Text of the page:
The opinion of the court was delivered by: KNOX
We once again have before the court a suit for refund of federal estate taxes involving "one of the more abstruse and obscure branches of the Pennsylvania law of decedent's estates".
Once again we have the esoteric question as to how to treat for federal tax purposes a bequest of personal property to a life tenant for life with remainder over to a remainderman. Pennsylvania law, prior to the passage of the Pennsylvania Estates Act of 1947, 20 Purdon's P.S. § 301.13 effective January 1, 1948 and applicable to dispositions occurring on and after that date, held that such a bequest constituted the life tenant as a debtor to the remainderman in the amount of personal property received at distribution by the life tenant. The relationship was specifically held as that of debtor and creditor not trustee and beneficiary. The Estates Act of 1947, supra provides that in such cases a life tenant "shall be deemed to be a trustee of such property, and not a debtor to the remainderman . . .".
When Purnell v. United States, supra, was decided, it appeared that these problems would gradually come to an end with the lapse of time. However, since the Estates Act of 1947, is applicable only to dispositions made on and after January 1, 1948, it is apparent that, like the rule in Shelley's case abolished in 1935 in Pennsylvania, problems concerning it will continue to arise occasionally perhaps during the remainder of this century. For Example in Leggett's Estate v. U.S., 418 F.2d 1257 (3d Cir. 1969) the life tenant survived the decedent by 51 years when the problem of the federal estate tax arose upon her death.
The instant case arises on a claim for refund filed in the Estate of Rosa B. Schlotterer who died testate September 1, 1972, leaving a last will and testament which is in evidence in this case. She was life tenant during her lifetime of a bequest of personal property left to her in the estate of her husband George K. Schlotterer who died testate March 29, 1943.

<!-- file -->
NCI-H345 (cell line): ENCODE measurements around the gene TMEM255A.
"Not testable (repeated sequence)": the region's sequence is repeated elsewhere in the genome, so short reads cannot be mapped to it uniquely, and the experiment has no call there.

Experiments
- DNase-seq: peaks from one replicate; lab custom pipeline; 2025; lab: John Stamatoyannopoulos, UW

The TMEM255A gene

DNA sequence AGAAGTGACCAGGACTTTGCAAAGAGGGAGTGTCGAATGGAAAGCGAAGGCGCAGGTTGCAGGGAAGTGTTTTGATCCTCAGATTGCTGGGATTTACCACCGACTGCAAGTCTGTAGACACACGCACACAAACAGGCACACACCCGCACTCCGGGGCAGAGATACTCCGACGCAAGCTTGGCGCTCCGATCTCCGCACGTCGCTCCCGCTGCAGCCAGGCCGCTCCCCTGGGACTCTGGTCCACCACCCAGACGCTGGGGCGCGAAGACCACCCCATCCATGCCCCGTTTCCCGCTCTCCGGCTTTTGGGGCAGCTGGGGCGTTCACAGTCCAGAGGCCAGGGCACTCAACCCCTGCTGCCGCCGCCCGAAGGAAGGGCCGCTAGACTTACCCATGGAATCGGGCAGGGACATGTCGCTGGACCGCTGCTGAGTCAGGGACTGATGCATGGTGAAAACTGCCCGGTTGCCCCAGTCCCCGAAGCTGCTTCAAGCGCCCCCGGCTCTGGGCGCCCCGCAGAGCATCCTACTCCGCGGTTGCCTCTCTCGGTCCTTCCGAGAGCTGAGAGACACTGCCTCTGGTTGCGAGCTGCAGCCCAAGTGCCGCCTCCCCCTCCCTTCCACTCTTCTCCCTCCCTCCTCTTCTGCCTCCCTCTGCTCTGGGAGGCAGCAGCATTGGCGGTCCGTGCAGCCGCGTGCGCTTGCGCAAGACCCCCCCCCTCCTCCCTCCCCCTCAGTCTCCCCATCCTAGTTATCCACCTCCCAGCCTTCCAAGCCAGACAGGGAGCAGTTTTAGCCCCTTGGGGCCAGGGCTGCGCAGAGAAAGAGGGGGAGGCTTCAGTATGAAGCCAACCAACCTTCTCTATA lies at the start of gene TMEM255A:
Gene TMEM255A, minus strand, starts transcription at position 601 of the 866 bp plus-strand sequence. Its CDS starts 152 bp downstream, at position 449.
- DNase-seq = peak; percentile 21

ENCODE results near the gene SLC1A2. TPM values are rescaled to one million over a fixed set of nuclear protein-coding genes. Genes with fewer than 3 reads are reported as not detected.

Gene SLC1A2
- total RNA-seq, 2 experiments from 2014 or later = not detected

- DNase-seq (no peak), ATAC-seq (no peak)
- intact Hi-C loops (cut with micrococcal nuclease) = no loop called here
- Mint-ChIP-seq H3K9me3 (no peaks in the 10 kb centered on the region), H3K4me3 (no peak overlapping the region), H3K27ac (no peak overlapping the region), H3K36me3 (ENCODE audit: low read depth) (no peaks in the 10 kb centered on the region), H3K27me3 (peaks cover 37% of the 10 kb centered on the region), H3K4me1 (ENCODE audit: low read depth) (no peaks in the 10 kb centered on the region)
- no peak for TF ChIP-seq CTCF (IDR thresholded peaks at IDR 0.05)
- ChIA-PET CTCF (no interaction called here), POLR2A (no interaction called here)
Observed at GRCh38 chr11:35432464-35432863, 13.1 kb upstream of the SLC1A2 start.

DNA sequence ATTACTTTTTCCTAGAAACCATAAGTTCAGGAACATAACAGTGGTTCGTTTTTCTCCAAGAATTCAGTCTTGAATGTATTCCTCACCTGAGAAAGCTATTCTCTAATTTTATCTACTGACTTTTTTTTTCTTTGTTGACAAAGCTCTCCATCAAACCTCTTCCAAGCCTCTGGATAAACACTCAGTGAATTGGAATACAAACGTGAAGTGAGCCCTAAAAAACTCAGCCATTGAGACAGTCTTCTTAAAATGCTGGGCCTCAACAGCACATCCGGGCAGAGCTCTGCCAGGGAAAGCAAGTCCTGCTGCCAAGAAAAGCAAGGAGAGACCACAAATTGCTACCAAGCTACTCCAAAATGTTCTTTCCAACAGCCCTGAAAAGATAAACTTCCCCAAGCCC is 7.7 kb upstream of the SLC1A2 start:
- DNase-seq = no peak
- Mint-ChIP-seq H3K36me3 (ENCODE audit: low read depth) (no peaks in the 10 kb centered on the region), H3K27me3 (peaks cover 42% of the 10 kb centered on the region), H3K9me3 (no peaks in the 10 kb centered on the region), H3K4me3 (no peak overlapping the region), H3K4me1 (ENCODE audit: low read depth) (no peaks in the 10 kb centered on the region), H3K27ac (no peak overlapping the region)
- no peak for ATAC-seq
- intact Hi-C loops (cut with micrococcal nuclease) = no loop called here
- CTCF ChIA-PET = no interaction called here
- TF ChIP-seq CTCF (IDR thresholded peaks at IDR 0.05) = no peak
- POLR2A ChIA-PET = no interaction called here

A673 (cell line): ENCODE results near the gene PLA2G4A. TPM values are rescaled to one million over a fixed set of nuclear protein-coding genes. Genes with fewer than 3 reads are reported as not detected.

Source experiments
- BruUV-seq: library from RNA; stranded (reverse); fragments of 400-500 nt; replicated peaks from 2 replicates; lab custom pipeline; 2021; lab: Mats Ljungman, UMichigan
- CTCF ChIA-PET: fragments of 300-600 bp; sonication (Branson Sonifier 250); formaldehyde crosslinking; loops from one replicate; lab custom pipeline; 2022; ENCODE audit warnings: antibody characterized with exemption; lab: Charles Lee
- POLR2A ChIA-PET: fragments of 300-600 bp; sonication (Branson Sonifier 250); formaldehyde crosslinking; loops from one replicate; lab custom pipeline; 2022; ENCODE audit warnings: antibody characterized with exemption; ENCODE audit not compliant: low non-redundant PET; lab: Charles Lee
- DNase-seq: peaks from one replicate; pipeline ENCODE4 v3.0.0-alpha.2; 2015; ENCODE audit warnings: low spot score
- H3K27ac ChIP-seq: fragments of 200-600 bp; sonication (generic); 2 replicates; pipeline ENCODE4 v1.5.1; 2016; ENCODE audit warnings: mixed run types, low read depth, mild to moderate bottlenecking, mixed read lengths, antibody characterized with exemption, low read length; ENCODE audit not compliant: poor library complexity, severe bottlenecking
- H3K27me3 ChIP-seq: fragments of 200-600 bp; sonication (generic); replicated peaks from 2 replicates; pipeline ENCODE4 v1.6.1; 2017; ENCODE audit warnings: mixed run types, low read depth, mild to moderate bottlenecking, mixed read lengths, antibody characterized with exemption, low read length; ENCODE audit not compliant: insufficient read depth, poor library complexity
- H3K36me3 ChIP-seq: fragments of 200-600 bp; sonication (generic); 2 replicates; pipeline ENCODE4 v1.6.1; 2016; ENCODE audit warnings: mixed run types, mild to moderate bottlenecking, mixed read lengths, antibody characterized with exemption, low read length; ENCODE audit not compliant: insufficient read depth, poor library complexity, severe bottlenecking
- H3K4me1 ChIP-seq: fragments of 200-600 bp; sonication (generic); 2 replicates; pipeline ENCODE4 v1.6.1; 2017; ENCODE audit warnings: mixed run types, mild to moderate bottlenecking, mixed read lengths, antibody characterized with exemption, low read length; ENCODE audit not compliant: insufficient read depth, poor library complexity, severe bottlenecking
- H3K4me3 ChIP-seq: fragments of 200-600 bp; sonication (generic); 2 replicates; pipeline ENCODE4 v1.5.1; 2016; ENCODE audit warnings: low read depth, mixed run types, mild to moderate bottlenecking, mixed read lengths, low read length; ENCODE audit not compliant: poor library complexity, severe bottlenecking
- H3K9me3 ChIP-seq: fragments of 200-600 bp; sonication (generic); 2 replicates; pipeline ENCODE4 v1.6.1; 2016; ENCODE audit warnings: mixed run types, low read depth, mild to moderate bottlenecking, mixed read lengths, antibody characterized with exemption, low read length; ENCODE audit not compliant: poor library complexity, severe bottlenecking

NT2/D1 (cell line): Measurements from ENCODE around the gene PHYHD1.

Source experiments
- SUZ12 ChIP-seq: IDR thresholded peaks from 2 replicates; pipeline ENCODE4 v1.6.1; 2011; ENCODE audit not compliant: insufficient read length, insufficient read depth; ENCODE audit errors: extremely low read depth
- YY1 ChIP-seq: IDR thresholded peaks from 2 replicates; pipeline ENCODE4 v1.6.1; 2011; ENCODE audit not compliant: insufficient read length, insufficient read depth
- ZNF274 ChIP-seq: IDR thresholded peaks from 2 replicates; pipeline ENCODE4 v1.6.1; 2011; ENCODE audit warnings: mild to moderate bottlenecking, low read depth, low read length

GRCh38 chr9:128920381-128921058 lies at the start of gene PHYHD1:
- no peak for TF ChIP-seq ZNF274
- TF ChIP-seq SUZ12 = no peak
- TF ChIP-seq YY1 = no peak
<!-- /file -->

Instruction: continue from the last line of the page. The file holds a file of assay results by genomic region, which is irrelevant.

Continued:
The parties have stipulated as to the decree of distribution of the Estate of George K. Schlotterer, Deceased, and this shows a balance for distribution on January 5, 1944 of $57,827.83 which was distributed "to Rosa B. Schlotterer, widow under second paragraph of the will said balance viz: . . . "(listing the securities)". The amount distributed to Rosa in George's Estate at the time of her death had a net value according to the stipulation of the parties of $188,715.13 which amount was excluded from Rosa's federal estate tax return.
The pertinent portions of George's will are as follows:
"SECOND: All the rest, residue, and remainder of my estate, real, personal, or mixed and wheresoever found and situate I give, devise, and bequeath without bond or other security unto my wife, ROSA B. SCHLOTTERER, for her use and benefit and to receive the rents, issues, profits, and income thereof during the term of her natural life with power of consumption of such portions or all said residuary estate to the extent deemed by her to be desirable not only for her support and maintenance but also for her comfort and pleasure without recourse to any property of her own; and after her death any thereof not so used and consumed or all said residuary estate if my said wife should predecease me, I hereby give, devise, and bequeath equally share and share alike to my daughter, Jane Schlotterer (Cooper) Wilson, one-half and my son George E. Schlotterer, the other one-half, the share of either of them dying before me or before my wife to go to his or her lawful issue equally per stirpes." "I direct that my said wife shall have full power to make, execute, acknowledge, and deliver all deeds and other instruments proper in the law for the outright and absolute granting, conveying, assigning, and transferring any realty or personalty as she sees fit, together with the right to pledge or mortgage any of said property but otherwise none thereof shall be liable for her debts. Further I direct that such portions not so used and consumed by her shall following her death go directly to my other named beneficiaries without further administration of my estate. Any person dealing with my said wife in respect to said residuary estate is in no wise obligated to see to the application by her of the proceeds of any sale, transfer, exchange, or assignment. Appreciation in value of any property not consumed shall belong with that property and go to the remaindermen. No depreciation or losses shall be charged to the life tenant nor shall she and her estate be accountable in any wise whatsoever beyond turning over unconsumed property. Evidences of title may be taken or issued in the name of my wife and her powers and authorities shall include the power to make gifts to any persons designated in this my will as primary or secondary beneficiaries." (Emphasis by the court.)